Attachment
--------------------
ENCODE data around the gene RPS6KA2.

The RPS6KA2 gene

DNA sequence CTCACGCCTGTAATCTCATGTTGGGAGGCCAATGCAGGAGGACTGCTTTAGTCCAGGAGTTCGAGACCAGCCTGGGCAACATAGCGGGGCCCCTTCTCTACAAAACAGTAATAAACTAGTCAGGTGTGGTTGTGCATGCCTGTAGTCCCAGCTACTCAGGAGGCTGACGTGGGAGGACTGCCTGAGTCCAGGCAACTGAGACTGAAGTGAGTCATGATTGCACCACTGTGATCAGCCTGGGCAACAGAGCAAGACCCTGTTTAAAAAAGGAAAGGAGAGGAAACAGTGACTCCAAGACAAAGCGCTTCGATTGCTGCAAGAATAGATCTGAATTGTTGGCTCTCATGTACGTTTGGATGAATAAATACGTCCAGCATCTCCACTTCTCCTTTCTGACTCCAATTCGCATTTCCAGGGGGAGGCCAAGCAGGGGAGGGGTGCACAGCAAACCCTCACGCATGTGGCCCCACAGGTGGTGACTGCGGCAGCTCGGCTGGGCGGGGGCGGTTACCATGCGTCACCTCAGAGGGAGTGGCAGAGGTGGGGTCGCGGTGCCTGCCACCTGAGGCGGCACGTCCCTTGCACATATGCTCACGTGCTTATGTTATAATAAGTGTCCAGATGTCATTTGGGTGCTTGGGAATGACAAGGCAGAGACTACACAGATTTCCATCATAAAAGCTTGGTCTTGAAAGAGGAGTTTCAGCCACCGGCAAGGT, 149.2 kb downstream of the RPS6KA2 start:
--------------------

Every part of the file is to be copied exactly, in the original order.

ENCODE data around the gene RPS6KA2.

The RPS6KA2 gene

DNA sequence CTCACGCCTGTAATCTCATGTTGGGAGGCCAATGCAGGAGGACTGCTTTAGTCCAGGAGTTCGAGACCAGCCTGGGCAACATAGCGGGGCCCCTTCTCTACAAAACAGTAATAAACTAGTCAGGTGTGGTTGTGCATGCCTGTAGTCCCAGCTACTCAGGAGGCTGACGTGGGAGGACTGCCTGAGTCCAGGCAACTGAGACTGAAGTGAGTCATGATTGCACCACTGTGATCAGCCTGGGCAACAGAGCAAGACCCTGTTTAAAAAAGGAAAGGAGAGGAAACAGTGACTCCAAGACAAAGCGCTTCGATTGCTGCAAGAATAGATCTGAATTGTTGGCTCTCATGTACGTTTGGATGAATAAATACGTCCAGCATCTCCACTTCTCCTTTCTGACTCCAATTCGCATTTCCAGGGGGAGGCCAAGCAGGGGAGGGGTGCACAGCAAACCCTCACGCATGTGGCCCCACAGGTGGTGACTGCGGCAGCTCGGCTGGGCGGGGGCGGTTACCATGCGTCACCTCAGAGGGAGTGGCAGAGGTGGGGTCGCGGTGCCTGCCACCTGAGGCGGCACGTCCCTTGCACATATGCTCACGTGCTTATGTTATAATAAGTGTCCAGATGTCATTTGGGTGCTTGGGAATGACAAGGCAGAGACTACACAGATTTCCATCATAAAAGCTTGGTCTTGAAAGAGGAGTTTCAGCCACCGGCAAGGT, 149.2 kb downstream of the RPS6KA2 start: